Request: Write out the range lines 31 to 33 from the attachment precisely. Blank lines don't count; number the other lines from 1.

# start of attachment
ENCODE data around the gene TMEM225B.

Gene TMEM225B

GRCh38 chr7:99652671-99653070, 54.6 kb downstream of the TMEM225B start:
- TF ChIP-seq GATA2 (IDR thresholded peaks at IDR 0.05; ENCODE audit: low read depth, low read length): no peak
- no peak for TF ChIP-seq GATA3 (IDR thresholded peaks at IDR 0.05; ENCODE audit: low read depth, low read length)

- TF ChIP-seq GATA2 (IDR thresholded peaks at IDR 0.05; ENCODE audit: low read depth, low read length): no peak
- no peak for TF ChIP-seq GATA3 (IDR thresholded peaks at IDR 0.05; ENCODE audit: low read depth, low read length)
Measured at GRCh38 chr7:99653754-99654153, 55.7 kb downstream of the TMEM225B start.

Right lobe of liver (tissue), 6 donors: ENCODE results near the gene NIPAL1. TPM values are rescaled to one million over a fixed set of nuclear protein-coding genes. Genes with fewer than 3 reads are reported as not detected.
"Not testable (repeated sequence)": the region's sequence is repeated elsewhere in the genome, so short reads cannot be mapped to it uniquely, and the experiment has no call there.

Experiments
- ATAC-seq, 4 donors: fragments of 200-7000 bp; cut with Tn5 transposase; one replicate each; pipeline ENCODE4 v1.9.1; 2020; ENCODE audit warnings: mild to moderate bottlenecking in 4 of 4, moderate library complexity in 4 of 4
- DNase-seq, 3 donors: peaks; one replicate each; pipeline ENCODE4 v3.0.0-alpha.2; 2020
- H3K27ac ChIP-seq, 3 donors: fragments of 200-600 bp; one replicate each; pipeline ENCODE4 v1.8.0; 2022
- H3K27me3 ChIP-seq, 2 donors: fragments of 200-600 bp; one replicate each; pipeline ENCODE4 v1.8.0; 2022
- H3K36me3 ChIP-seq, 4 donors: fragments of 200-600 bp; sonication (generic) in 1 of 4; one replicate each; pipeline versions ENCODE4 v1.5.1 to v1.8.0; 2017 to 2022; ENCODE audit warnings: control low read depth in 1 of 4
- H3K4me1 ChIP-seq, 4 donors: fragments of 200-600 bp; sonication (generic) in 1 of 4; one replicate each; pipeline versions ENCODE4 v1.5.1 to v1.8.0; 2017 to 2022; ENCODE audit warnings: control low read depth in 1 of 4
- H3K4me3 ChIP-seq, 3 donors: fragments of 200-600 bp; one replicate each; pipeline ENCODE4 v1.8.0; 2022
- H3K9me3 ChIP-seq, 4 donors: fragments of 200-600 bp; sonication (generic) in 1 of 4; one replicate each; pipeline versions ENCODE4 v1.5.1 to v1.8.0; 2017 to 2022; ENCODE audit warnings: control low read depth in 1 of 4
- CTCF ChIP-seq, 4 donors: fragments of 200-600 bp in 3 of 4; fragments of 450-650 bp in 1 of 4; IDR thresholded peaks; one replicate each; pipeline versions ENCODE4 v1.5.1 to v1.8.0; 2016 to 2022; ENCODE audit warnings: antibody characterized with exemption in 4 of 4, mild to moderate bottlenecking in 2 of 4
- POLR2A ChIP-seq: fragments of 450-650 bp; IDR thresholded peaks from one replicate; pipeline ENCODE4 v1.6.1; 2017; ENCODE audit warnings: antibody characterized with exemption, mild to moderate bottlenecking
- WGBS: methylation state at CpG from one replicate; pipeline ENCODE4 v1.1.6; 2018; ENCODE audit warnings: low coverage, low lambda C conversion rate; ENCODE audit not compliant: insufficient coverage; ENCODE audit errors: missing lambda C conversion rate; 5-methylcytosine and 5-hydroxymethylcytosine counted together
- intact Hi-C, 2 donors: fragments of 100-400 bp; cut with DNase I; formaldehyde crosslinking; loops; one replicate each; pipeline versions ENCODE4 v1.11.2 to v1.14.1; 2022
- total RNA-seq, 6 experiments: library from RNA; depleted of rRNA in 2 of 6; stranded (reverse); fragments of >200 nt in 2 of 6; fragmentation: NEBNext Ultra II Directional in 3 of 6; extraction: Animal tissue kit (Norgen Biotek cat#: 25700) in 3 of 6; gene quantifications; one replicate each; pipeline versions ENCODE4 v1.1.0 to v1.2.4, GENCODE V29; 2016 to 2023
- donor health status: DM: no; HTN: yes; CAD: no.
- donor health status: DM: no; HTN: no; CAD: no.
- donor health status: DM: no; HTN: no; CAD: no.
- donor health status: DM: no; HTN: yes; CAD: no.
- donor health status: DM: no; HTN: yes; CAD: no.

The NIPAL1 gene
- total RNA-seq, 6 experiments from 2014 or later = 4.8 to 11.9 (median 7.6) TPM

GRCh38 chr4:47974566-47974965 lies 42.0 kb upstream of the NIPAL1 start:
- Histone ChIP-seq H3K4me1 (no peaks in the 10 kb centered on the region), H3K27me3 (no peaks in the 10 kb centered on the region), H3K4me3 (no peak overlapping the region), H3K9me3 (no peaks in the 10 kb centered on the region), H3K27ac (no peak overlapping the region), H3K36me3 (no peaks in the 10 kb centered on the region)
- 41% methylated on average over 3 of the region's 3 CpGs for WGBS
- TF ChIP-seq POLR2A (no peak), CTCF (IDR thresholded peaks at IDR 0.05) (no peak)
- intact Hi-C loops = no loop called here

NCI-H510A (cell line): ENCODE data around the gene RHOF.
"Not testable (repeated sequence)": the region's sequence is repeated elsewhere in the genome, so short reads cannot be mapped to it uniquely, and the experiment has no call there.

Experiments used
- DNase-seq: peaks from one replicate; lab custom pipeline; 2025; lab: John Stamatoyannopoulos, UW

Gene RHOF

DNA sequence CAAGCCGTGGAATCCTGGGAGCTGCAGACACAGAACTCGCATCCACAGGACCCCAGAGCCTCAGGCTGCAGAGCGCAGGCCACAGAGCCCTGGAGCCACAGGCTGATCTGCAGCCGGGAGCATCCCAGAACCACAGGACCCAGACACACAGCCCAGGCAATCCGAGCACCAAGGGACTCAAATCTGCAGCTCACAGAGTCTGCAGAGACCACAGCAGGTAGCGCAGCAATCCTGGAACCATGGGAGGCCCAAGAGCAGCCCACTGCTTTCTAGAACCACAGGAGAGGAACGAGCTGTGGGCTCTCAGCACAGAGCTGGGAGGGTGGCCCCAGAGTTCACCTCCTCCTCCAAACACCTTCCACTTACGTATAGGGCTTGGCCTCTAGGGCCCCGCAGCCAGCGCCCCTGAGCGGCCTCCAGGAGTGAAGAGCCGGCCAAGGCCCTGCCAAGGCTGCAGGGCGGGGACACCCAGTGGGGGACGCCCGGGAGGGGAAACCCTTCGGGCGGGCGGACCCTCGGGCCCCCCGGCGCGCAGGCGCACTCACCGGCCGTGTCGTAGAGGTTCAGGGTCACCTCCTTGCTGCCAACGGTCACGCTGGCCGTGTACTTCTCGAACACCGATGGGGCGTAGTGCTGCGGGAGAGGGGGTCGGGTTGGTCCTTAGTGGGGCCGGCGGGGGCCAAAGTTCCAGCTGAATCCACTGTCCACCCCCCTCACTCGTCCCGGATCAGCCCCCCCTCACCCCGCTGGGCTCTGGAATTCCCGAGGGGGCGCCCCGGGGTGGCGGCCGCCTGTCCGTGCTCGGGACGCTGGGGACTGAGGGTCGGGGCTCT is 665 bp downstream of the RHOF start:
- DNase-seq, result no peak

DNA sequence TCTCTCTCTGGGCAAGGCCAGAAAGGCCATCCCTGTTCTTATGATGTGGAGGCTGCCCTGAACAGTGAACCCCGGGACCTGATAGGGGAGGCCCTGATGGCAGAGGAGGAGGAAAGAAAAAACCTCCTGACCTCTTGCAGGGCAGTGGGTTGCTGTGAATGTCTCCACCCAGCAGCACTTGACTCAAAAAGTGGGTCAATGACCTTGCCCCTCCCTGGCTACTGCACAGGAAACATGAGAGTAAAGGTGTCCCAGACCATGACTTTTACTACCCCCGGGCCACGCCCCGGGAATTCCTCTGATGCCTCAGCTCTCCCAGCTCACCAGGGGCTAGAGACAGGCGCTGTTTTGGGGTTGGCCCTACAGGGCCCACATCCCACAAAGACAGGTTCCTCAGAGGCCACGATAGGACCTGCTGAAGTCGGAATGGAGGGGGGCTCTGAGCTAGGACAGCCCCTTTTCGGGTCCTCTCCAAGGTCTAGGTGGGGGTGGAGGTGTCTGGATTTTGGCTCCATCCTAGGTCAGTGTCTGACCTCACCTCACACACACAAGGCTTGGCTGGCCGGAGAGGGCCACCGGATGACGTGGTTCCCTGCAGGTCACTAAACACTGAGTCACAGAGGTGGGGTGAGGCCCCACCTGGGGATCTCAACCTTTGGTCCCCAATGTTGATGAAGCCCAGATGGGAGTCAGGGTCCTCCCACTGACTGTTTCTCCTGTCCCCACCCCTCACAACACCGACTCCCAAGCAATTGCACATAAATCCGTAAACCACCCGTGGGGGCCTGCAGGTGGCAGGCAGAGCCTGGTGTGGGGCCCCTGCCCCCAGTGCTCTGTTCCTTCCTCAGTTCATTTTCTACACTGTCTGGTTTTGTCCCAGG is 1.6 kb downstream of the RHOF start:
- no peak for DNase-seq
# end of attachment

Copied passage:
- total RNA-seq, 6 experiments from 2014 or later = 4.8 to 11.9 (median 7.6) TPM

GRCh38 chr4:47974566-47974965 lies 42.0 kb upstream of the NIPAL1 start:
- Histone ChIP-seq H3K4me1 (no peaks in the 10 kb centered on the region), H3K27me3 (no peaks in the 10 kb centered on the region), H3K4me3 (no peak overlapping the region), H3K9me3 (no peaks in the 10 kb centered on the region), H3K27ac (no peak overlapping the region), H3K36me3 (no peaks in the 10 kb centered on the region)